Newspaper Archive of
The Billings County Pioneer
Beach, North Dakota
September 6, 1945     The Billings County Pioneer
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September 6, 1945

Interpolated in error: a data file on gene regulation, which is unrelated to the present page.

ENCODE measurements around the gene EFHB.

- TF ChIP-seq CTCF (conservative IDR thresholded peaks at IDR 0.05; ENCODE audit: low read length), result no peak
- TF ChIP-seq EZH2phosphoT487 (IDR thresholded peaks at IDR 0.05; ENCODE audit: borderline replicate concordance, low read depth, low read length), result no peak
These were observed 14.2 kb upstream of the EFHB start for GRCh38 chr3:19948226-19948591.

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1 $100,000 FIRE ] SWEEPS VILLAGE THE BILLINGS COUNTY PIONEER I I I I II I IIII I I CAR TAKES DIVE il I I I1,11, II I |11 ~-. I| [VENT/OF THE WEEK THROUGllOUT TIlE STATE TOLD IN BRIEF FORM mp mlf MINOT MAN IS BADLY BURNED MINOT--Albert Woitte, Westland Oil company employee, was severe- ly burned about the face and arms recently when a fire of unknown origin broke out in the recapping department at the company's sta- tion. Woitte was in a pit about 4 l/2 feet deep, drawing solvent for re- capping cement when there was an explosion, a flash and flames spread rapidly. Sam Williams. an- other employee, took the injured man to St. Joseph's hospital. Offi- cials of the company and firemen discussed the possibility that the pit was full of fumes which may have been ignited by an electric spark. Drums of solvent are placed along the edge of the pit and employees go down into this pit to draw off the solvent. The local fire depart- ment put out the blaze in about half an hour. The victim of the burns is reported in a satisfactory condi- tion. ONCE N. D. MAN HEADS PURDUE U. DEVILS LAKE --- Dr. Frederick Lawson Hovde, 37. assistant to the president of the University of Ro- chester, was selected as president of Purdue university. Dr. Hovde, distinguished scholar and famous athlete while at the University of Minnesota, has been on leave from the University of Rochester since 1941 while he had been directing the government's ro- cket development. He is expected to take over the Purdue presi- dency early in 1946. Dr. Horde will succeed President Edward C. Elliott, who retired last June 30. He was born in Erie, Pa in 1908 and spent his boyhood in the North Dakota farming communit:/ of Dev- ils Lake. N. D. MAN DIES OF SUFFOCATION RUTLANIY--A $100,000 fire swept this village recently, destroying the Rutland Farmers' Elevator and 25,- 000 bushels of new grain, an adja- cent residence and a blacksmith shop. A care operated by Mrs. Alma Helen was badly damaged, but much of its equipment was saved. According to Lloyd Engebretson, elevator manager, the fire broke out at about 10 p. m. Mat Parr.w, Forman farmer, had driven a load of grain onto the scales and left-the truck while he went outside the elevator. Engebretson's assistant, Chris Dyste. was at the top of the elevator and when he came down he discovered the truck burning. The men pushed the truck out of the elevator and Parrow exting- uished that fire while Dyste fought th~ elevator flames with a hand extinguisher. Fire departments were called from Mtlnor, Forman and Lidgerwood. Before being brought under con- trol three hours later, the fire had destroyed the residence of Mr. and Mrs. John Bloomdale and a blacl~- smith shop owned by A, P. Erickson as well as a small elevator coal ~hed. N. D. SAILOR IS ACCIDENT VICTIM DEVILS LAKE--James Edward Xalinowski. Ph. M 11c, son of Aug- ,ust Kalinowski of Crary was re- i cently seriously injured in a collis- ion between two sections of the Santa Fe's Grand Canyon Limited near Kingman, Ariz. There were no fatalities but many service men ] were injured badly. Kalinowski, a veteran of 20 months overseas, suf- fered a compound fracture of the right leg and may lose a hand. He had been located at Great Lakes since returning from overseas duty. The accident occurred at Franc, hie Ariz when the third section of the limited, a troop train, struck the second section which was leaving a siding. The injured "servicemen were flown from Needles, Ariz to the Los Vegas, Nev army hospital in an army bomber. Two Post-Office Employees Retire BISMARCK---Chris Bertsch. Post- master here, recently announced two retirements in the Bismarck postal system. Harry A. Larson, assistant post- master since 1924 and a member of the city's postal service since 1899 SANISH--The body of Ole Brevi~, is retiring and will be succeeded by 53, was shipped to Starbuck, Minn [ F. D. Cordner, now superintendent of mails. for burial after he had died from suffocation when a car caught fire near here recently. Brevik was riding with another man w]~en the car caught fire. He rematnffd in the car while his corn- panion got out near a creek to put water on the flames. When the second man returned to the ear he found Brevik unconscious. Rushed to Warlord City, he died soon afterwards. D~ath was pro- nounccd due of suffocation at an inquest called bY Ralph Christian- son, county coroner. Brevik was a bachelor and had farmed near Sanish in McKenzie county for several years. Also retiring is H. M. Beall. stamp window clerk who has been with the post office since 1908 except for four years as postmaster at Wing, N. D Beall will be succeeded by John Peters,n, coming here from Chicago. Both resignations are effective September 1, Bertsch said. N. D: MAN DIES IN JEEP ACCIDENT LARK---Herman Vaneburg, 27, Lark, N. D died recently in a Mandan hospital of injurle~ susvt~hiincl- ed when a converted jeep wh ch he was driving left the road near Judson. State Highway Patrolman Floyd Upha~ said Vaneburg's vehicle traveled about 75 feet after leevh~g the road on a crest of a hill and that Vaneburg was thrown out of the vehicle when it hit a large rock. Vaneburg was first taken to New Salem and then to Mandan by am- bulance. Only One License Plate For N. Dak. BISMARCK--North Dakota auto- mobiles will carry only one license plate in 1946 despite the end of the war and announcements that steel plate may be had in greater amounts, Motor Vehicle Registrar E. I,L Sheaffer said Saturday; Most of North Dakota s 1946 plates have already been manufactured by the state penitentiary stamping plant and the lifting of the prohi- bition against two plates came too late for the coming year, Shaeffer said. . N. D. Generously Gives In Polio Drive FARGO--North Dakota contrib- uted $65.363.23 in the 1945 March of Dimes of the National Foundation for Infantile Paralysis, Basil O'Con- nor, president of the foundation, has announced. The country, as a whole, contrib- uted $16,589,874 against $10,973,491 in 1944. The incidence of the disease this year in the natipn is high, O'Connor said, but there is a marked improve- ment over last year when the Unit- ed States had its second largest epidemic with 19,272 cases. INTO THE RIVER FESSENDEN--It required a pretty large crew of men and a tractor to haul out a 1936 Pontiac coupe that jumped the bridge and floated about 35 feet into the stream at the Jim River. 3 miles north of here. The accident occurred one after- noon when Ernest Larson was com- ing to Fessenden from his home at Heimdal. From his reports, he hit a ridge of loose gravel which threw the car into the north end of the bridge and it caromed off right into the river. He broke a window and managed to get out on top of the car which was completely submerg- ed. Ewald Wiese. Fessenden's Chief of Police, came along shortly after and was very surprised to see Let- son standing, as it appeared, right on the water. Wiese threw him a rope with a fence post tied on the end to fish him out. Several other men were called to the scene to help extricate the car. With the help of a group of Arkansas laborers who were workir~g nearby, a line -was hooked on the coupe and it was fished out MAN INJURED IN TRACTOR MISHAP KENMARE~Lewis Jensen, 21, son of Jens Peter Jensen, who lives near here. recently had a narrow es- cape with death when the tractor he was driving overturned, pinning him beneath. The accident occurred about eight in the morning and Jensen remained under the machine until about 10:30 the following mor- ning. Jensen was returning to his home and when about two miles from his home. the wheels of the machine apparently jacknifed and it is believed overturned twice be- fore coming to rest in a deep ditch nearby. High weeds along the road made it difficult to see the machine, and Jensen who remained conscious all the time, was unable to attract the attention of passing motorists. The most serious of his injuries was the left arm, which was pinned to the ground by the steering wheel of the tractor. - Former N. D. Boy Drowns In Cities HILLSBORO--Dale Roger Bag- lien, 7, son of Mr. and Mrs. Orlin Baglien now of Minneapolis and formerly of Hillsboro. drowned re- cently in the Mississippi river at Minneapolis, Minn while trying to teach a neighbor's dog to swim. Dale drowned in 10 feet of water about 45 feet from shore after he jumped from a house boat anchored in the river. Two girls swimming in the river, saw Dale go down and called for help. His parents were over- come with grief and the mother was unaware that the child went near the river which is a number of blocks from the Baglien home. -- - = = = = = = = = = = = = = == = = = = = = = = = = = = = = = = = = = = = = = = = = ===== = = . ~olutlon in Nezt INue. 27 Russian city in German hands 31 Ancient " 32 To come to pass 34 A linguistic stock of Gold SEARCH THIS JOINT./ I'VE BEEN I OB 3ED/./ HATS TIN q By Stanton I o '.L -'Co "Dawgonult, Simple Samson, i don't care if you DO love beans---ya gotta stop 8queesin' them entail" I [ Z ~ 4 Jr S ~ S ~ l t lZ 14 ! ' ' i Ii " 3z I I 13) " " " N" N [ N" ,58 59 60 'll I I J I I . No. 26 HORIZONTAL 43 Ethiopian 16 Scotch for 40 To catch 1 Large body title "John" (slang) of water 44 River in 18 Game fish 41 A paid 4 Edges Germany 20 English river notice 9 A kind of tree 45 Forty-nine 22 Roman gar- 44 Unit of 12 Possessive (Roman ment (pl.) energy pronoun numerals) 23 Flat pieces 4~ To loaf 13 To restore 47 Coffin stand24 A fish 48 Gaehc to vigor 49 Help 26 Imagines 49 New Mexi- 14 A meadow 53 Musical in. 28 Sun god can Indian 15 Legal writ strument (pl.) 29 Russian 50 Large case 17 Sprinkles 57 Man's name storehouse 51 Uncouth~~ try uWh~:~! eea~sl~mw~du:~ ~ ~ !~~mt ,OWER FUN Ogb!:~r.~t: 19 Matured 58 Part of 30 A pry person body (pl) 32 The bitter 52 Fish eggs 21 Initials of a 60 A common vetch 54 Time past former President gazelle 33 Chinese 55 To incline 22 A Chinese 61 A connectivepagoda the head dynasty 62 To rent 35 A courtier in 56 Mournful t 25 Female ruff 63 Queer Hamlet 59 Midwestern 39 Old pronoun state (abbr.) Smith--My wife went home to her Jim -- Yeah, but n, body's kick- VERTICAL ~mswer to Puszle No. ~. mother, ing. 1 Thus: inser- Series F,-44 Still Looking Mae---I see Mabel is still mourn- tug for her husband. Kay--Why, she never had a bus. bandl Mac- Isn't that enough reason to be mourning? Truly Thankful One Sunday the pastor of the church got up and said, "I notice that the choir is not with us this morning, so let us all stand and sing. 'Praise God from Whom All Blessings Flow.'" That's Life Serge--Practically everybody has to take orders. Rookie- What about the com- mander-in-chief? Serge -- As a rule, he's married too. Worth While Proud Father -- You know, Jim- my, an angel just brought you a lit- tle baby sister. Wouldn't you like to see her? Young Jimmy--No, but I'd Like to see the angel. Coast negroes 35 Gold in Spanish* American countries 36 Large tub 37 Avenue (abbr.) 38 Ethiopia 41 To mimic 42 Weight of Denmark (pl.) tion to indi- cate expres- sion is like original 2 Greek letter 3 Poisonous snake 4 To boast 5 An extra supply 6 Within 7 Cry of cat 8 To hit 9 A beverage l0 A weight of India 11 Owns WNU Washington Baresu 621 Unio~ Trust Building Congress Veering to Left WITH congress back in session and unusual activity evident about the headquarters of both na- tional political committees, politi- cal leaders here are looking toward the 1946 elections, just about a year off, and scanning the political hori- zons for the signs of the times. With these elections in the offing, congressional legislation on recon- version will be tempered by politi- cal expediency, and it is likely the Truman admiiaistration will take a gradual shift more to the "left." While the results of the British elections served to bring into clear- er focus the trend of mass thinking of the "common man," we have only to recapitulate the results of the last national election in this country to note the power and growth of labor as a political force, and note the leftward trend. Despite this trend, however, there is little or no indication tha.t labor in America will ever go so far to the left as to ad- vocate state socialism, at least if the government of the United States remains a liberal govern- ment. But whether politicans of either party will admit it or not, the fact remains that the Political Action committee of the CIO, John L. Lewis and his united mine workers, and various factions of the AFL did play an important role in the last elec- tion. These labor organizations are now laying plans for the active part they are to play in the elections next year, both congressional and local. Some ' weeks ago, your Home Town RepOrter wrote that a new line-up of contending forces would see the mass thinking of the large areas of population pitted against the individual thought of the small towns and rural sections. That is exactly what happened in England. In some few agricultural sections, however, the farmers voted with the Labor party in the British left-swing toward a Socialist government. England Won't Go 'Red" According to the political dope- sters here, the Socialist leanings of the Labor party irf England do not mean that England will abandon the capitalistic system. Rather, as Sir Stafford Cripps put it, the Labor party seeks a greater degree of economic liberty for the common people "by a wise combination ot s2ate ownership and private enter. prise with effective control and plan. ning of our natural resources." And then he cites our TVA sys- tem in America as an example. He might well have cited our Federal Reserve system, the Re- construction Finance corpora- tion, the Federal Housing ad- ministration, social security, the Commodity Credit corporation, the Agricultural Adjustment act, . the Federal Deposit Insurance net, the Federal Land banks-- for all these reflect the"--~--'wise combination oCstate ownership and private enterprise with ef- fective control, etc." These neUv- ities are now integral parts of our governmental system, and are here to stay. So, despite any left swing in this country, political leaders believe that so long as this wise combina- tion exists, that is, a partnership ar- rangement between government and people, there is little danger of either a Labor party, as such, or other than our traditional form of government in this country. As a matter of fact, neither England or Russia, both classed as democra- cies, have any sovereign power or rights vested in the people. How Powerful la Labor? Political leaders here are watch- ing the, power of the Labor lobby here as reflected in two bills before the congress, one the Murray full- employment bill, also sought by the administration, and the other the Hatch- Burton bill which pro- vides a new approach to settlement of management - labor controver- sies. Labor wants the Murray bill, but is against the Hatch measure. The action of President Truman in calling a labor-management confer- ence under the general supervision of Secretary of Labor Schwellenbach has also drawn some political com- ment. Some leaders profess to see a move to block participation of Sec- retary of Commerce Wallace, since labor had asked that the conference be under the joint supervision of WaLlace and Schwellenbach. Speaking before the senate com- mittee, Sen. Wayne Morse (R Ore.) said: "The British election shows a determination of the com- mon man and woman to obtain eco- nomic security. American democ- racy rests on capitalism, and capi- talism rests on democracy; both must work in order for the system to last." Senator Murray (D Mont.) said: "I see nothing but conflict and recrimination for capitalism in America unless we provide a pro- gram which will insure employment opportunities for all Americans who are able and willing to work."